Wolf Pack dancing with Texas today
March 16, 2018
Sports fodder for a Friday morning . . .
Most everything points to a Nevada Wolf Pack victory over the Texas Longhorns today in the first round of the NCAA men's basketball tournament. (The South Region game starts 1:30 p.m. and can be seen on TBS television or heard on the Wolf Pack Radio Network — 94.5 FM, 630 AM). The Wolf Pack is the No. 7 seed, Texas is No. 10. The Wolf Pack is 27-7 this year, Texas is 19-14. The Wolf Pack won the Mountain West regular season title at 15-3. Only one team in the Big 12 (Iowa State at 4-14) had a worse record in league play than Texas (8-10). The Pack's RPI is 19, Texas is at 51. The Wolf Pack is one of the better shooting teams in the tournament. Texas is one of the worst. The Wolf Pack roster has five players with NCAA tournament experience. Texas has two. Wolf Pack 82, Texas 75.
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The Wolf Pack-Longhorns matchup will be an Offense (Pack) vs. Defense (Longhorns) battle. Texas averages roughly 72 points a game. The Pack scored more than 72 in all but three of its 34 games this year. Texas is the better defensive team, but that defense is basically in the paint, an area the Pack will try to avoid today. The game will be all about the Wolf Pack making shots. The Pack's ball movement will guarantee that it will get open shots. If the Wolf Pack shoots anywhere near its season averages (47 percent field goals, 75 percent free throws and 40 percent threes) it should have no problem beating the Longhorns.
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The national consensus this week seems to have the Wolf Pack beating Texas and then losing to Cincinnati in the second round. But there is at least one bold predictor outside of Northern Nevada (Chip Patterson of CBS Sports) who has the Wolf Pack beating Texas and Cincinnati and then losing to Miami in the Sweet 16. Patterson picks the Wolf Pack as the best No. 7 seed in the tournament and wrote this week: "Nevada shoots the three-pointer well, doesn't turn the ball over and plays at a fast pace with an almost position-less rotation of mostly 6-7 wing players. It's beautiful basketball and a real threat to Cincinnati . . ." Patterson just might be the smartest college basketball reporter in the country.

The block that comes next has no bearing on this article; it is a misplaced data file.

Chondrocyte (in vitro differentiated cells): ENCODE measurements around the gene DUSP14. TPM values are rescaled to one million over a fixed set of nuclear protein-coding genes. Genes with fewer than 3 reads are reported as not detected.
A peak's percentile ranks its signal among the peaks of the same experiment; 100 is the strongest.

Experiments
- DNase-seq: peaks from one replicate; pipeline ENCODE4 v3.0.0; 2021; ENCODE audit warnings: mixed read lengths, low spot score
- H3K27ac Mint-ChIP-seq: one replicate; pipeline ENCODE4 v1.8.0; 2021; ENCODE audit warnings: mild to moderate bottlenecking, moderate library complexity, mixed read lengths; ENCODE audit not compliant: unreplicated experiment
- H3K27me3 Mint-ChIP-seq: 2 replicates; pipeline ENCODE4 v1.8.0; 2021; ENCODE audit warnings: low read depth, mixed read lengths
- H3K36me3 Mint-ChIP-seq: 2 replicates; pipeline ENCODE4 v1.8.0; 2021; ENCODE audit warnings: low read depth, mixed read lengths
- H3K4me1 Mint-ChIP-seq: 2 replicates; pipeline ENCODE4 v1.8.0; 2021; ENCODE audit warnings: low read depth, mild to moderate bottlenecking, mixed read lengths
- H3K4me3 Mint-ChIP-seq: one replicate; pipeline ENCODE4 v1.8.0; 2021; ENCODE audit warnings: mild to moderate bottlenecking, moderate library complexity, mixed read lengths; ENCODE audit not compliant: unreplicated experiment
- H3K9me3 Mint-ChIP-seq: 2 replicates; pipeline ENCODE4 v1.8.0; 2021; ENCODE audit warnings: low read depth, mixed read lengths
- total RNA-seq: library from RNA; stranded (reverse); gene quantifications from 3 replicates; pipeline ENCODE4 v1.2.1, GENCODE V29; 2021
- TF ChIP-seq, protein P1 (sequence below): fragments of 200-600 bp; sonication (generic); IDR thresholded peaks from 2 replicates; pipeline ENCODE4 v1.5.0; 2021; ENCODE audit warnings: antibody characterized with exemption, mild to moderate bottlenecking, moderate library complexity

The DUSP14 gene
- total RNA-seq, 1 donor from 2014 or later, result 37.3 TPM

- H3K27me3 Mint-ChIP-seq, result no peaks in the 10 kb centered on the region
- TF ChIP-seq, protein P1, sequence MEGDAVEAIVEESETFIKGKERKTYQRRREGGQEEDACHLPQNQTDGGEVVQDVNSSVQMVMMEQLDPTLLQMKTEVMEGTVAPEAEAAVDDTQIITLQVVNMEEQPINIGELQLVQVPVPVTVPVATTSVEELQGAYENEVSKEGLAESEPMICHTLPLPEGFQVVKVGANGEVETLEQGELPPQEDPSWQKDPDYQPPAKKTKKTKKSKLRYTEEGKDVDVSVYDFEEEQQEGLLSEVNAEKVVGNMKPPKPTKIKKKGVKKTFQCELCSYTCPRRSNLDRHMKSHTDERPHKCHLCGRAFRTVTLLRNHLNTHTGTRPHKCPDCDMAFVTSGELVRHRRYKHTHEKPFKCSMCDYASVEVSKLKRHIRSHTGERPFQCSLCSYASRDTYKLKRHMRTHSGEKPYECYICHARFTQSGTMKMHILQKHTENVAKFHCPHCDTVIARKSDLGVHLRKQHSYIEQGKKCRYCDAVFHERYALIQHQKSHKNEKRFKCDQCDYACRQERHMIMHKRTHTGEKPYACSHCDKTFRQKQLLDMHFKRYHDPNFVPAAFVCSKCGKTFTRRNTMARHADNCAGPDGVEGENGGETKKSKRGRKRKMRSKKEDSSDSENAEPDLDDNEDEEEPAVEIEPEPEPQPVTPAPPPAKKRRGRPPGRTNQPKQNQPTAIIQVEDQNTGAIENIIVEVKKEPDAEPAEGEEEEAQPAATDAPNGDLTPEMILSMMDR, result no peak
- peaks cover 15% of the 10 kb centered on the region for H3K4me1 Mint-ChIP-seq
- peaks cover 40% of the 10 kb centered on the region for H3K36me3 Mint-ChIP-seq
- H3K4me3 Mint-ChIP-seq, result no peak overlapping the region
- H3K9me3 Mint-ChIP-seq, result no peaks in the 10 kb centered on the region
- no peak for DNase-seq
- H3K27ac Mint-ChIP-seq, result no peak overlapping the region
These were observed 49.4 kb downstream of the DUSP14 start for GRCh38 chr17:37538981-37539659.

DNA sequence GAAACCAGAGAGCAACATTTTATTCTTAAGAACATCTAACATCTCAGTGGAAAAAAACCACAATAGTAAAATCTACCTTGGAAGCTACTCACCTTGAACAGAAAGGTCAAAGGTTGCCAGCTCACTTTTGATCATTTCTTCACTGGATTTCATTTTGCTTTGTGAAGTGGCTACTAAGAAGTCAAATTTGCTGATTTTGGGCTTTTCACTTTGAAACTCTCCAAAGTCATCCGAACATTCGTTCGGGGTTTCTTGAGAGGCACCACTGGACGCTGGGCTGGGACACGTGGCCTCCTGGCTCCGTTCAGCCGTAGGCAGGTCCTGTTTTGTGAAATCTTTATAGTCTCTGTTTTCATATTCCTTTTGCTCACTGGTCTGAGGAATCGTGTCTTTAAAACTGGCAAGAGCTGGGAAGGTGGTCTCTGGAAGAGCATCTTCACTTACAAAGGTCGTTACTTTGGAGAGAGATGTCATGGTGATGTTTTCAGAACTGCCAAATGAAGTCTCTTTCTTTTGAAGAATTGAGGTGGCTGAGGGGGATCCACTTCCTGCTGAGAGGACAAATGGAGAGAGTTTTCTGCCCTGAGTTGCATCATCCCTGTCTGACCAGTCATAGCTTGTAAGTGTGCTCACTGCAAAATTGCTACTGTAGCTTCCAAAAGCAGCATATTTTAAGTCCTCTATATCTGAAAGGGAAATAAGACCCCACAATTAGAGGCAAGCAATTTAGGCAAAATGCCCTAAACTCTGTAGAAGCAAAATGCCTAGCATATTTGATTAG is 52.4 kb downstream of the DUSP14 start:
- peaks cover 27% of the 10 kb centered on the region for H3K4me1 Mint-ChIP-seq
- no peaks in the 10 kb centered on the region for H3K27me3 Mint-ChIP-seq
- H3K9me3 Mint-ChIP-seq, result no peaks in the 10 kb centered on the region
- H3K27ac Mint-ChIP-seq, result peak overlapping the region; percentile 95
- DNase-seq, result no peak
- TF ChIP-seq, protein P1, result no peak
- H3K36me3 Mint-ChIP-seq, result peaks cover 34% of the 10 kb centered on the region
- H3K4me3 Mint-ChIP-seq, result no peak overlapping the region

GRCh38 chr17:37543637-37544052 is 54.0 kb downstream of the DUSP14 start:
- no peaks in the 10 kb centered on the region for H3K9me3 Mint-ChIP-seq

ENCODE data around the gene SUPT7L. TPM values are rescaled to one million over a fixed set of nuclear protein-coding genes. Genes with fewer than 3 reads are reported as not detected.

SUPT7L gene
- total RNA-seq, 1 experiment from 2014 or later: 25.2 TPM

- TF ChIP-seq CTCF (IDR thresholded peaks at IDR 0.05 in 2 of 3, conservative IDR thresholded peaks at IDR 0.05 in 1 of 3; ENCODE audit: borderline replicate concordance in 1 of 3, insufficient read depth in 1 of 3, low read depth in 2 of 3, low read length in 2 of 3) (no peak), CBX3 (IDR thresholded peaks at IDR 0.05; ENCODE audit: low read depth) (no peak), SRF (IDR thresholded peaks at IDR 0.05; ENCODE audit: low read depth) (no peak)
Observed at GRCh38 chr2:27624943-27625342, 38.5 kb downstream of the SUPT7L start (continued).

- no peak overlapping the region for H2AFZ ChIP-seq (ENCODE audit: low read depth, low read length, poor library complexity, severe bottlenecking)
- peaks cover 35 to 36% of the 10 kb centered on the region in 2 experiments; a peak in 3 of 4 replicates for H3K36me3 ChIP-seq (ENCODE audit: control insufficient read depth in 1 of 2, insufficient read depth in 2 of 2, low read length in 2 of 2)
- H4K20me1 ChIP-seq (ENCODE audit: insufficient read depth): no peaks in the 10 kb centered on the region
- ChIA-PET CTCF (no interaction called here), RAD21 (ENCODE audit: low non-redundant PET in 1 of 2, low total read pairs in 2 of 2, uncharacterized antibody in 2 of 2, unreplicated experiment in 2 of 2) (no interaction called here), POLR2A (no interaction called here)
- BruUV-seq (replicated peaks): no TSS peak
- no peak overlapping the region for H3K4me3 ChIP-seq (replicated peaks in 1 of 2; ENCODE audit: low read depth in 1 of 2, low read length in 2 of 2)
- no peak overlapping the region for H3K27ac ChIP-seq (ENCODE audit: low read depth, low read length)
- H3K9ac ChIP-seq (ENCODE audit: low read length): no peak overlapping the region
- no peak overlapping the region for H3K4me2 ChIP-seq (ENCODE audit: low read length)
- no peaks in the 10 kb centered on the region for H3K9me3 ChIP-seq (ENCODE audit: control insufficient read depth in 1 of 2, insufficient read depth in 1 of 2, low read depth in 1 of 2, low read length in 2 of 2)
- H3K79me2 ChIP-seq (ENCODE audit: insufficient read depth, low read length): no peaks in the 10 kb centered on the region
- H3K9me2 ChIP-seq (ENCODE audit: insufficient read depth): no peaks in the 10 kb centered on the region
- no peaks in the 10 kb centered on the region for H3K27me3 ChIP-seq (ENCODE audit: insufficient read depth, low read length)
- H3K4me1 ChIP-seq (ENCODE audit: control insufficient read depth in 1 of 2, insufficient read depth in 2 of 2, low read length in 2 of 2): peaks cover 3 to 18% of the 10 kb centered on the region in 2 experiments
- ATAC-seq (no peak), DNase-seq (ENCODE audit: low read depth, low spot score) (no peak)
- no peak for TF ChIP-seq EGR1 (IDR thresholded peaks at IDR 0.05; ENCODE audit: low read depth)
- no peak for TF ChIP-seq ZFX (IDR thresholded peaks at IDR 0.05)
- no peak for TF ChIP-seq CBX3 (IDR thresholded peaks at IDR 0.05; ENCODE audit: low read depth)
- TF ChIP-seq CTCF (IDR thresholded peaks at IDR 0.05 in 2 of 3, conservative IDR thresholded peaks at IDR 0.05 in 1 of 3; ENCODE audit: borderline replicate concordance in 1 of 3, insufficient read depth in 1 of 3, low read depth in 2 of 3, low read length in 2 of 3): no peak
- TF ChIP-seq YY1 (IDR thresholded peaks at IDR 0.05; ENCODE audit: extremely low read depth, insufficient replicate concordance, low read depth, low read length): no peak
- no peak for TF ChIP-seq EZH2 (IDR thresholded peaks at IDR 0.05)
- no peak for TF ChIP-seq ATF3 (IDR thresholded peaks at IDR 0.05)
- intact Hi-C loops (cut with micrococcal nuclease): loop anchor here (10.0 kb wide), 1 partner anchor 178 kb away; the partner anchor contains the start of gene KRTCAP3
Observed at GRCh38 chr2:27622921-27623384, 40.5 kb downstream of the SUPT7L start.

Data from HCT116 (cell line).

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The Wolf Pack also has history on its side against Texas. The Pack has never lost three NCAA tournament games in a row in its school history. The Wolf Pack is currently on a two-game slide right now, having lost last year to Iowa State and in its second game in 2007 against Memphis. Some other Pack-positive numbers: Texas' 14 losses is the most a Wolf Pack opponent has ever had in the NCAA tournament and its .576 winning percentage (19-14) is the lowest for a Pack NCAA opponent (11 games). The Pack has also been in two 7-10 seed matchup games before and won them both, beating No. 7 seed Michigan State as a 10 seed in 2004 and beating No. 10 seed Creighton as a No. 7 seed in 2007.
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There is no question that if the Wolf Pack wins the NCAA tournament, it would likely be the greatest upset in the history of American sport. Think Buster Douglas over Mike Tyson, the Jets over the Colts in Super Bowl 3, the 1969 Mets, John Daly in the 1991 PGA tournament, Trump over Clinton in 2016. So we'll worry about the Pack winning the national title when it happens. But we will point out right now that Cincinnati in the second round on Sunday would be the Pack's biggest hurdle to reaching the Elite 8. If Patterson of CBS Sports is correct, and the Pack beats Texas and Cincinnati, the challenge then would likely be either Miami (Fla.), Tennessee or Loyola (Chicago). If the Pack beats Cincinnati, it can surely beat Miami, Tennessee or Loyola. Can the Pack beat Cincinnati? The Bearcats don't scare anyone offensively and are not as good as their 30-4 record might suggest. Cincinnati's conference (American) isn't all that much better than the Mountain West. Let's just say that a Pack win over the Bearcats wouldn't be one of the biggest upsets in NCAA history. Dare to dream, Pack fans.
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The Mountain West's respect nationally is relying on a Wolf Pack victory over Texas. The only reason there are two Mountain West teams in the NCAA tournament (Nevada, San Diego State) is because the Pack lost to San Diego State in the conference tournament semifinals. The Pack's loss to San Diego State is likely a major reason why USC (Pac-12) and Saint Mary's (West Coast Conference) got snubbed by the NCAA tournament selection committee. The committee, after all, seems to have an unspoken quota on the amount of west coast teams in the tournament. This year USC and Saint Mary's got snubbed. Next year it might be the Pack. You never know. A win or two in the NCAA tournament is the gift that keeps on giving in future years as far as the selection committee is concerned.
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The Wolf Pack's Eric Musselman has only been a coach in the Mountain West for three seasons. Musselman, though, is already No. 3 in the conference as far as head coaching tenure is concerned, behind just Air Force's Dave Pilipovich and Boise's Leon Rice. Colorado State, Fresno State and Utah State are all currently looking for a head coach. Utah State fired Tim Duryea this month because Duryea was just 47-49 overall in three seasons and, more importantly, Aggies attendance dropped to under 7,000 a game this year. Forget wins and losses. Attendance is now, by far, the most important number that determines the longevity of a head coach, especially in a cash-poor conference like the Mountain West that doesn't get huge football dollars.